Day 215 Wood framing
Something very different....wood. We had heard it is softer than steel, but warm to the touch, and grows in trees!
Wood framing is desirable in tight areas because of the weight ratio, but also because of sweat problems from the screwheads going into steel. In locations like these many screws are used but can't be capped to stop condensation (unless they are countersunk into wood trim and dowelled in)
According to several designer/builders including Brent Swain-a designer from BC, leaving exposed screws that are into metal connecting to the hull directly is like a dripping faucet in humid climates. The condensation is a real problem from what we hear. And us with our alcohol burning stove and oven he he!

I made the little frames out of ripped fur ( we couldn't find anything this small so Gena ripped it down with the saw. I have put creosote on it and screwed it into place. Creosote requires gloves, and smells really bad. In fact, it's not supposed to be used on interior at all.

It will have plenty of time to air out so we decided to use it anyway. I seem to remember they used it on big ships in the past. It kills virtually anything that trys to grow on it, and the oily finish protects against moisture. Guess that's why they use it on railroad ties.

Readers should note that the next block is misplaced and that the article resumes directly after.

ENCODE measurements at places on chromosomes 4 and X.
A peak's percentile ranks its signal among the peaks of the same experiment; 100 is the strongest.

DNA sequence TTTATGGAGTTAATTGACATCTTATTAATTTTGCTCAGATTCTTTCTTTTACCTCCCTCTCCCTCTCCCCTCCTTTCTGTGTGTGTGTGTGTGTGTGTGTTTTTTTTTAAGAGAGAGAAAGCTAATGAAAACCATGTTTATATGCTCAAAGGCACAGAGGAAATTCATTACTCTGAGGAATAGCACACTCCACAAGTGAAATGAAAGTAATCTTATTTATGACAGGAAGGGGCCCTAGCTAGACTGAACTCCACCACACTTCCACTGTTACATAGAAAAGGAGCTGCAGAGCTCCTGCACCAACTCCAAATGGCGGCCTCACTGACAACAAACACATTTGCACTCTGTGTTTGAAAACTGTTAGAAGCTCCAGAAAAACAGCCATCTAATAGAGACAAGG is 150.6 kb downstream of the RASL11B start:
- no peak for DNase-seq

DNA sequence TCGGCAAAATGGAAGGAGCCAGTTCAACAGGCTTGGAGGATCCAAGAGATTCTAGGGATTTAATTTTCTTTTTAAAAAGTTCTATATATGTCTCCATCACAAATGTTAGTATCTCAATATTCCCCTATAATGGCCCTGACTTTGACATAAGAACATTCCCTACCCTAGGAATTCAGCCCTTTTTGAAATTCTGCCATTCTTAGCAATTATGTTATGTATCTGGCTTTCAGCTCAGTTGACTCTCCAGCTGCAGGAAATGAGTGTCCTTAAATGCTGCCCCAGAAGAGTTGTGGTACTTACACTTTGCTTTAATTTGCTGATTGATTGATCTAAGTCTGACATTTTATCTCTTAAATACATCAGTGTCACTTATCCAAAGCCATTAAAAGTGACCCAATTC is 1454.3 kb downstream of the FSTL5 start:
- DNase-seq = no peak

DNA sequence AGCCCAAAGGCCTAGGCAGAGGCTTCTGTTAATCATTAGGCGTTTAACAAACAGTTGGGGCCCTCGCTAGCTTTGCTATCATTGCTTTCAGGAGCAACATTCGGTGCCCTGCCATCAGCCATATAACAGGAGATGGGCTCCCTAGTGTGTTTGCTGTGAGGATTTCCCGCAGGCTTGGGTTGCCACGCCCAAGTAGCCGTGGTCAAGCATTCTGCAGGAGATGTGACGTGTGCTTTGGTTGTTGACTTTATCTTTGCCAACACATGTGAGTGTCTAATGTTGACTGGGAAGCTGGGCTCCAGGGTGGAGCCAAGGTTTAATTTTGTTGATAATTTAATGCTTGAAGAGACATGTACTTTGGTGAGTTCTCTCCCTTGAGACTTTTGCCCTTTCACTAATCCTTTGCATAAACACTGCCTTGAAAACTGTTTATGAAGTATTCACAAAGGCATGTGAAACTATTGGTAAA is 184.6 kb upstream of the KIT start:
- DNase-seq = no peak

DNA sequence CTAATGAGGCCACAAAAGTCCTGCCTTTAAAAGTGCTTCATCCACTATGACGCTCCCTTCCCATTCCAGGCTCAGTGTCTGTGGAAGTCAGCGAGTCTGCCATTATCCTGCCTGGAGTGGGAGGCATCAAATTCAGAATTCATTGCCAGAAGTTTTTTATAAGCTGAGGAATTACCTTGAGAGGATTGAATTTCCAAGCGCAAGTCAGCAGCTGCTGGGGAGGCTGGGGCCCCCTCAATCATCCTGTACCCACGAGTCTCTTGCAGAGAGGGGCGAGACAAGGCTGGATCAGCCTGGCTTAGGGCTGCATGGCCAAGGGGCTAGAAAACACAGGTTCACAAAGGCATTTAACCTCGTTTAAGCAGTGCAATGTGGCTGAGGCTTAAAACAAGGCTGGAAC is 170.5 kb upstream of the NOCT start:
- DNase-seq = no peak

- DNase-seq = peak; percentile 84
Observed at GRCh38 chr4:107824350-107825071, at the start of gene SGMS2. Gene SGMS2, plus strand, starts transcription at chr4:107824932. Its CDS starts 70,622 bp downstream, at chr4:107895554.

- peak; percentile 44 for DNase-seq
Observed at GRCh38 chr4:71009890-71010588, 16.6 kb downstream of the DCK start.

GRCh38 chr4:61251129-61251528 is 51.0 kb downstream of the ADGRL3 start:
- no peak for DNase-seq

I finished a cabinside (very time consuming) and coated the next bunch up.

Gena finished up some coaltarring on the frames and installed the chain locker valve and pipe that leads aft.

There are many frames that are only insulated with coal tar and we want to make sure these don't create condensation problems. We're not sure how to deal with this yet but have some ideas...

We have put a valve on here in the case we may want to "wash" the chain in a bath of sorts, or if the bow gets damaged, we can close the valve, then the bulkhead door to prevent further flooding.

For the most part, the valve will only be slightly cracked open to allow for chain drainage into the forward bilge.

Outside, the cockpits starboard side still needed to be smoothed. Gena took that on as well.

This marks a completion to finishing and smoothing the whole topsides, yay!! We went to a block party to celebrate... ok, well we would have gone anyway haha!

Day 215:
5 hours - coaltarred last of floor frames, finished smoothing cabinside welds, put in some wood framing

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